Amy Klobuchar Reveals Senate Push For Federal Voting Rights Bill


During an appearance on MSNBC’s The Sunday Show over the weekend, Sen. Amy Klobuchar (D-Minn.) discussed the urgent push for voting rights represented by the Freedom to Vote Act, a piece of pro-voting rights legislation recently introduced with the support of all Senate Democrats. The bill, as explained by CNN, would “make it easier to register to vote, make Election Day a public holiday, ensure states have early voting for federal elections and allow all voters to request mail-in ballots,” alongside other provisions supporting voters. Recently, Republicans in positions of state-level leadership around the country have pushed restrictive new election rules that make voting essentially pointlessly more difficult.

Among other points, Klobuchar responded to the dubious at best Republican allegation that recently imposed election restrictions aren’t about discriminating based on race. As she put it:

‘When you take away weekend voting, what do you think that’s about? When you say people who are standing in line are not allowed to get water and food, when they’re standing in line for hours in the sun, from non-partisan volunteers — oftentimes, as we know, it is low-income areas. It is places where it’s harder for people to vote where they’re standing in line… So that’s why courts have called these bills out in the past. But now, [voters] are seeking justice from the U.S. Capitol. They’re seeking justice from Washington, just like civil rights warriors did in the ’60s. You cannot have these states basically deciding who their voters are. If they had trouble in the last election, if they lost the presidency, then change your policies, change your candidates, change your messages: do not try to change your voters. That is against the fundamental right to vote.’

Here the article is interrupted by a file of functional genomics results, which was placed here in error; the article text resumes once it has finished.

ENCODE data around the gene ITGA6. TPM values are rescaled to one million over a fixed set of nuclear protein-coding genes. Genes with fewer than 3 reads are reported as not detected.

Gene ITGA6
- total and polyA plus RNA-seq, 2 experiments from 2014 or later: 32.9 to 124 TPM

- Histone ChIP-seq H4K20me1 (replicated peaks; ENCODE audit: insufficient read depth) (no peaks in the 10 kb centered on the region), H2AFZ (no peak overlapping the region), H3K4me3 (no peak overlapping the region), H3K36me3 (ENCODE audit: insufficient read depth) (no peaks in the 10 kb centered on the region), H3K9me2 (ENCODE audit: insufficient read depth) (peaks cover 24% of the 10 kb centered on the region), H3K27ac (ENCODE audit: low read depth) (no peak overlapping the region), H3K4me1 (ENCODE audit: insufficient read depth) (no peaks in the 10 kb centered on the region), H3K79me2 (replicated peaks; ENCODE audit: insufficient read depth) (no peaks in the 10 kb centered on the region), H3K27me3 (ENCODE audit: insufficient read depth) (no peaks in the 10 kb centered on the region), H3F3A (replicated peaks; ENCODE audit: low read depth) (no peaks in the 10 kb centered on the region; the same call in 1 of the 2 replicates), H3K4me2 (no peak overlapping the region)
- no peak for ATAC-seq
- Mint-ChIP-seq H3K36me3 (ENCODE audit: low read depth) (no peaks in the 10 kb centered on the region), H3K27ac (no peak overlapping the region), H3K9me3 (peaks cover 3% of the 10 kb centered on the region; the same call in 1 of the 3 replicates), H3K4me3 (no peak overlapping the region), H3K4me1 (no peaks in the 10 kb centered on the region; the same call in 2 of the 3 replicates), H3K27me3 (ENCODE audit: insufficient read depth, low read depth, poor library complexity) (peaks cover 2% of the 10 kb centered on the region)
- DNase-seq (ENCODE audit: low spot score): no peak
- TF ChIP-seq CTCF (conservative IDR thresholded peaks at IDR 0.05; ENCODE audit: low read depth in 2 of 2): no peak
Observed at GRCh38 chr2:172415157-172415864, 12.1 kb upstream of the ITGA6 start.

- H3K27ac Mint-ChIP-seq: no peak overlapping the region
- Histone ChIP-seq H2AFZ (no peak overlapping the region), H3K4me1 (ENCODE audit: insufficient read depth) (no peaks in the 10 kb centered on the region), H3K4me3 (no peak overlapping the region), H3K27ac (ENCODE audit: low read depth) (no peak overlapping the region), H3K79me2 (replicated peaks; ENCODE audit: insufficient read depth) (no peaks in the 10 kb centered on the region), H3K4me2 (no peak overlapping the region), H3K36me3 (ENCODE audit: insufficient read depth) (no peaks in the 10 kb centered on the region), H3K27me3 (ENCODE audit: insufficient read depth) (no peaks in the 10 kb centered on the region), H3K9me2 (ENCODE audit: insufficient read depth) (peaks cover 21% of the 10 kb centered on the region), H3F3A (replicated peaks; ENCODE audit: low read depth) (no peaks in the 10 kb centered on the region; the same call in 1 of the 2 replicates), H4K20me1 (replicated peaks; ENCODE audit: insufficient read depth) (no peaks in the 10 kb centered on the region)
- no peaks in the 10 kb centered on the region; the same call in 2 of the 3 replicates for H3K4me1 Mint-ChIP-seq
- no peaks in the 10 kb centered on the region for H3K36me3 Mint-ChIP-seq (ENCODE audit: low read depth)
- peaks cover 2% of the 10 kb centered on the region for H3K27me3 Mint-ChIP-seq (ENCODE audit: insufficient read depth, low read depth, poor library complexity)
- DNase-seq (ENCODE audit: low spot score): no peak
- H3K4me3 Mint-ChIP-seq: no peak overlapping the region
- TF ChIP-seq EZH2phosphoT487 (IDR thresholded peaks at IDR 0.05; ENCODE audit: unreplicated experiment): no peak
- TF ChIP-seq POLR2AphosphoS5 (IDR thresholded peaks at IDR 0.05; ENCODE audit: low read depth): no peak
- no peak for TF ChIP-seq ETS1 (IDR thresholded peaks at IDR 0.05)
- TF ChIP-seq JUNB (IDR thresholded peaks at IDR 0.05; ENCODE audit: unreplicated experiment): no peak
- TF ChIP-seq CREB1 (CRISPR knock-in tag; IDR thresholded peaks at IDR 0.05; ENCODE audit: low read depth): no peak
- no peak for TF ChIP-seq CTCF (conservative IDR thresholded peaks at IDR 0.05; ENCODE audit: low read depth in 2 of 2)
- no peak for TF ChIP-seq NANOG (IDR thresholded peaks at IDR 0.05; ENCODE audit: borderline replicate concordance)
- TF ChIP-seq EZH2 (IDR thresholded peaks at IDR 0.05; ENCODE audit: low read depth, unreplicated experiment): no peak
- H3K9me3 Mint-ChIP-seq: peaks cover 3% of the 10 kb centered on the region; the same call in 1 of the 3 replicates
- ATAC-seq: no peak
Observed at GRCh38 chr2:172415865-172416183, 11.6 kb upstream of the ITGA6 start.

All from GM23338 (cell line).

Klobuchar also indicated that she is aghast at the “embrace” by Republican Senators of “what is essentially evil.” As she put it:

‘It is evil to make it deliberately hard for people to vote. It is not consistent with democracy, and that’s coming from a state… Minnesota [that has the] highest voter turnout rate in the country every year. And who have we elected? Not always Democrats.’

Watch Klobuchar below:

The John Lewis Voting Rights Advancement Act also remains slated for consideration by the Senate. If made law, that bill would re-impose a requirement for federal officials to approve certain changes to the handling of elections before those changes are put in place, with the goal of stopping at least certain instances of voter suppression before they start. Provisions along those lines were originally included in the 1965 Voting Rights Act, and Attorney General Merrick Garland has said that federal officials were able to stop “thousands” of suppressive election-related moves while those rules were in place.